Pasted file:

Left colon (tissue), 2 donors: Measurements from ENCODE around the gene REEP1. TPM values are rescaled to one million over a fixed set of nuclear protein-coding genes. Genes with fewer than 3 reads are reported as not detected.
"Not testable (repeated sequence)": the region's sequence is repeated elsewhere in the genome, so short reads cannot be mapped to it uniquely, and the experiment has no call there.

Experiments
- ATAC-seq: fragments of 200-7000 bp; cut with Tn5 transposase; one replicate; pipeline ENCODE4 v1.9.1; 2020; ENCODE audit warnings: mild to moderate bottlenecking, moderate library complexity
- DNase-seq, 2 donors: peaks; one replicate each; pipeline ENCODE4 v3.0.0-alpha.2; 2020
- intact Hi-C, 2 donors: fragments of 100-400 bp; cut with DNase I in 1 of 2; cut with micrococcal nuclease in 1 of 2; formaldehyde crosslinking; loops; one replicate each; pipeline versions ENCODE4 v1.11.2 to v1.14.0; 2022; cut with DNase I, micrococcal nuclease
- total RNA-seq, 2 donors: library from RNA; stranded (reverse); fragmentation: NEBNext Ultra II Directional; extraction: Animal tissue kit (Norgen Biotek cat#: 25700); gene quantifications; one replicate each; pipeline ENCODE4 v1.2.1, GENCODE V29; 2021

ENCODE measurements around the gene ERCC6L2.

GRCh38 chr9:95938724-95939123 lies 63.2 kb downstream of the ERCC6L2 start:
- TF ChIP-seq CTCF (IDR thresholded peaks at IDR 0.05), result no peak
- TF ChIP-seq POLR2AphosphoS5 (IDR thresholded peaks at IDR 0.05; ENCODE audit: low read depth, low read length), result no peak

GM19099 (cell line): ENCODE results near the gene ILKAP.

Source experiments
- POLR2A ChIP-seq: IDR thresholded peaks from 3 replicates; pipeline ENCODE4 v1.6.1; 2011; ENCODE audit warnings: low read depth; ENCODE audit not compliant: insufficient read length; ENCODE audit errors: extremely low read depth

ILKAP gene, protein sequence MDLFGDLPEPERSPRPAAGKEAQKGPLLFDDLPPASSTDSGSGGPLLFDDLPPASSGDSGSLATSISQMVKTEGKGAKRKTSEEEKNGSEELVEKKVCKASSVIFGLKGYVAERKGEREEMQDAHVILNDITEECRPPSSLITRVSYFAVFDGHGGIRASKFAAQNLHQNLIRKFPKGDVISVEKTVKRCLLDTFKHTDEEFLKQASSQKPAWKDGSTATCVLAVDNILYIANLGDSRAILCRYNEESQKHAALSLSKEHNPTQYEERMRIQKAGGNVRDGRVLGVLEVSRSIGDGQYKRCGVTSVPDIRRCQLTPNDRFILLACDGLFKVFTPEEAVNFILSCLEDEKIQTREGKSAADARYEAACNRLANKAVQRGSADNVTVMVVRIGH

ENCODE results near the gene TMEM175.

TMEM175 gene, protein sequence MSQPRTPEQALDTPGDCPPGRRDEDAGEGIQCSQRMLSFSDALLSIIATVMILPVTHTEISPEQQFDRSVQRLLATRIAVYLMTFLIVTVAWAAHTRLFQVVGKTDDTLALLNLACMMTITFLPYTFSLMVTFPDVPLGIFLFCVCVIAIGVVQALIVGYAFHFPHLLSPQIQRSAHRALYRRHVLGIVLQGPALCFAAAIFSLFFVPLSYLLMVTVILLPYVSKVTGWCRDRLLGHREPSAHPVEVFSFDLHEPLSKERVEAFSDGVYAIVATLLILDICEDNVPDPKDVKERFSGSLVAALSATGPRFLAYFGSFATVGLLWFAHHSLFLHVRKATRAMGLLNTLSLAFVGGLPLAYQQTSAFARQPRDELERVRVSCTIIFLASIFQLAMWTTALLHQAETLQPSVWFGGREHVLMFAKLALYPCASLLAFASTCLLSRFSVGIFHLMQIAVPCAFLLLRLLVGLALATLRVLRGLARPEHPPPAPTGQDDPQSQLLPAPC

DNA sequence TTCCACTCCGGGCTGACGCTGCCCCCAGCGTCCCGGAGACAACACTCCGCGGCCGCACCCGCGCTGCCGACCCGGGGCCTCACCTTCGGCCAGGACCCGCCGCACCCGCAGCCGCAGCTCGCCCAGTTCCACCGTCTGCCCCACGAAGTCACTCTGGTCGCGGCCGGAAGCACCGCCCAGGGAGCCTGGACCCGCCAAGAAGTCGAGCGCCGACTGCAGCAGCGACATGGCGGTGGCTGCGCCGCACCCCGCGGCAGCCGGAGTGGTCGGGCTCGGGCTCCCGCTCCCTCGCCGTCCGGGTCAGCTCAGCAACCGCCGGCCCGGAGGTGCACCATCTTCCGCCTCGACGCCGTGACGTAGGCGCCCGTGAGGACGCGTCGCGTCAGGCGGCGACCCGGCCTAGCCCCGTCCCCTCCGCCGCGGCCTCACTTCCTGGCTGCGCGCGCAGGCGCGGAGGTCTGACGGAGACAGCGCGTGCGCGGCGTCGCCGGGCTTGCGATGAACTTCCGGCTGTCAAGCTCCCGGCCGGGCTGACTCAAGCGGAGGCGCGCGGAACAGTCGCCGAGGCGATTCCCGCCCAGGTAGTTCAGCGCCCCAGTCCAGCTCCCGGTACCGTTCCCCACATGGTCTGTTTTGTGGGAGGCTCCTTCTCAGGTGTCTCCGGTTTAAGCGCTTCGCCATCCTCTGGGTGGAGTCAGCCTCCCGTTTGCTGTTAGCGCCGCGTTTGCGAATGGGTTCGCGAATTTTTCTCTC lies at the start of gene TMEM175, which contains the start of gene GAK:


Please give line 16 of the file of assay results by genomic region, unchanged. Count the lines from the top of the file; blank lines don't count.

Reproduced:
ENCODE results near the gene TMEM175.